Prime Minister Kyriakos Mitsotakis has drawn a red line regarding Greece’s response to any Turkish attempt to drill for hydrocarbons in Greek sovereign territory. He was right to do so. Athens is unlikely to be blamed for any unexpected escalation after having sent every signal it possibly could. After all, it is the same national line that had been expressed by officials of the previous government under Alexis Tsipras to partners and allies.
The government has done everything it can in terms of its allies. The relationship with Israel is consolidated and solid. The same with Egypt. Relations with the United States – with all of the uncertainties stemming from the stance of President Donald Trump – are on the right track. France has expressed its support for Greek interests and will be showing this in practice soon.
The question that many citizens are posing is: “Fine, what if Turkey continues down the same path and Greece needs to respond? What will our allies do then?” To avoid unnecessary disappointment, it is important to remember that no one will fight and sacrifice human lives in another’s battle. What they will most likely do is enhance their presence in the region so as to act as a deterrent. They will make statements and threaten sanctions, but that’s about as far as they’ll go. The paradox is that the only leader who can pick up the telephone and speak convincingly to Turkish President Recep Tayyip Erdogan in the midst of any crisis is the German chancellor. We can’t know what Trump would do, France’s Emmanuel Macron has a very strained relationship with Erdogan and the European Union’s new leadership means little to Ankara right now.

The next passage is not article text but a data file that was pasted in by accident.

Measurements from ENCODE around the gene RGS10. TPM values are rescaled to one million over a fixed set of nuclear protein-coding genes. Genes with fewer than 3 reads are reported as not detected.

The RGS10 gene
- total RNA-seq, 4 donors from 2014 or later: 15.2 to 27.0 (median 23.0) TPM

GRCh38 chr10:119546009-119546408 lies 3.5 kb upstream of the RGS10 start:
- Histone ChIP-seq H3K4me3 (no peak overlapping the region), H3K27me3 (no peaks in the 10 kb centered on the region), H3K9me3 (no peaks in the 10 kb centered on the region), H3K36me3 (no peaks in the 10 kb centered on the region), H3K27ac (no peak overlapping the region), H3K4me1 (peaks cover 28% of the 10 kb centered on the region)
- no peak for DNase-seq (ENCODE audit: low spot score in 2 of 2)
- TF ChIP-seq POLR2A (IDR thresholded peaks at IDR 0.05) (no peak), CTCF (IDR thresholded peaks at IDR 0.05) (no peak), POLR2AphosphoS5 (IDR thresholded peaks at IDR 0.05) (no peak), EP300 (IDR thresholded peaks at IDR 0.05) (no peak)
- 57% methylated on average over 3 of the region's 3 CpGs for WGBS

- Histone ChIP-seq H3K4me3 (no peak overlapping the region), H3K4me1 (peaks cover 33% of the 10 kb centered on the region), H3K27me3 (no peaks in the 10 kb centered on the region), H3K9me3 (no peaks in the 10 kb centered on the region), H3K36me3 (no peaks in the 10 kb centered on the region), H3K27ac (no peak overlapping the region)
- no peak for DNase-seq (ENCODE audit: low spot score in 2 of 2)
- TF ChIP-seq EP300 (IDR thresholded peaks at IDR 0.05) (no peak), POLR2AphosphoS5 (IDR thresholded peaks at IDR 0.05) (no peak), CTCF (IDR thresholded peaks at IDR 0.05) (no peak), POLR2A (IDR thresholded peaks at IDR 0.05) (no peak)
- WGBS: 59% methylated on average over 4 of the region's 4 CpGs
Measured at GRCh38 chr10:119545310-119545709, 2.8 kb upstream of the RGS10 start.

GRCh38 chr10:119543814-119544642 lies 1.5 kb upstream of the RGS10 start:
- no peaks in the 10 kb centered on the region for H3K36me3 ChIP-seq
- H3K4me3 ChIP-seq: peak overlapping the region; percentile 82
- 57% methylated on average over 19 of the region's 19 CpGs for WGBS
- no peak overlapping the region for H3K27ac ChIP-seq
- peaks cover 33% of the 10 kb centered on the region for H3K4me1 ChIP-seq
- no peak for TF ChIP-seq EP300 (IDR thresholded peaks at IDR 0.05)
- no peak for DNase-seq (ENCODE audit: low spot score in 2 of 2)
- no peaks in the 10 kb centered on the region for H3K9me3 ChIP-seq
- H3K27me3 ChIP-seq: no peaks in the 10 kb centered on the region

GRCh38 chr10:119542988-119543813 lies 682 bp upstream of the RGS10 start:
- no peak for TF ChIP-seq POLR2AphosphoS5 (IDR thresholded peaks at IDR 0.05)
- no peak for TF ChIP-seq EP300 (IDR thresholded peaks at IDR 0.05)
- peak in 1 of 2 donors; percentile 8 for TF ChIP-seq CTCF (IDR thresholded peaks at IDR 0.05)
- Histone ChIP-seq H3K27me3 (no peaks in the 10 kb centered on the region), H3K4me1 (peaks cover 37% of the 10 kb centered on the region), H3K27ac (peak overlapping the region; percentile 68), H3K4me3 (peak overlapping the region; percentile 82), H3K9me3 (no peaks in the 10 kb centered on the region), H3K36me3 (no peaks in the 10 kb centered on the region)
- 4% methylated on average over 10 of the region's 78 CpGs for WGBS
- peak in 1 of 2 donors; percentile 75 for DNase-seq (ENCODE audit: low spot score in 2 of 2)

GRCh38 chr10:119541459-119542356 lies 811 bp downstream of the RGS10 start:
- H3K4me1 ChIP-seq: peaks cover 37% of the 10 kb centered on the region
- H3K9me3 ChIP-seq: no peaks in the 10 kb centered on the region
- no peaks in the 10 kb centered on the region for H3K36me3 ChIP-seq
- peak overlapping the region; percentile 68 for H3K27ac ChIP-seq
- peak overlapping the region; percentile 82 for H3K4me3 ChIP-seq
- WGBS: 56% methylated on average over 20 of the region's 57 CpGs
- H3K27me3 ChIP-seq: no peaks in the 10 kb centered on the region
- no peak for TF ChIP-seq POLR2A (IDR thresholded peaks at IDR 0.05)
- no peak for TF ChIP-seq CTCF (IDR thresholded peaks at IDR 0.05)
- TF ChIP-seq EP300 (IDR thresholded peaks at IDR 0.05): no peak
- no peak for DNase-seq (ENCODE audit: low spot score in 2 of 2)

For the time being, we can only speculate on how any such situation would evolve. It is good to be prepared for every scenario so that we are not alone and can avoid any unnecessary escalation, as well as the political blame game at home.
What is worrying is that the channels of communication between Athens and Ankara appear to be closed right now and the issue seems to have become a personal matter for the Turkish leader. Closed channels and obsessions are never good omens in international relations. And Greece certainly cannot be blamed for that.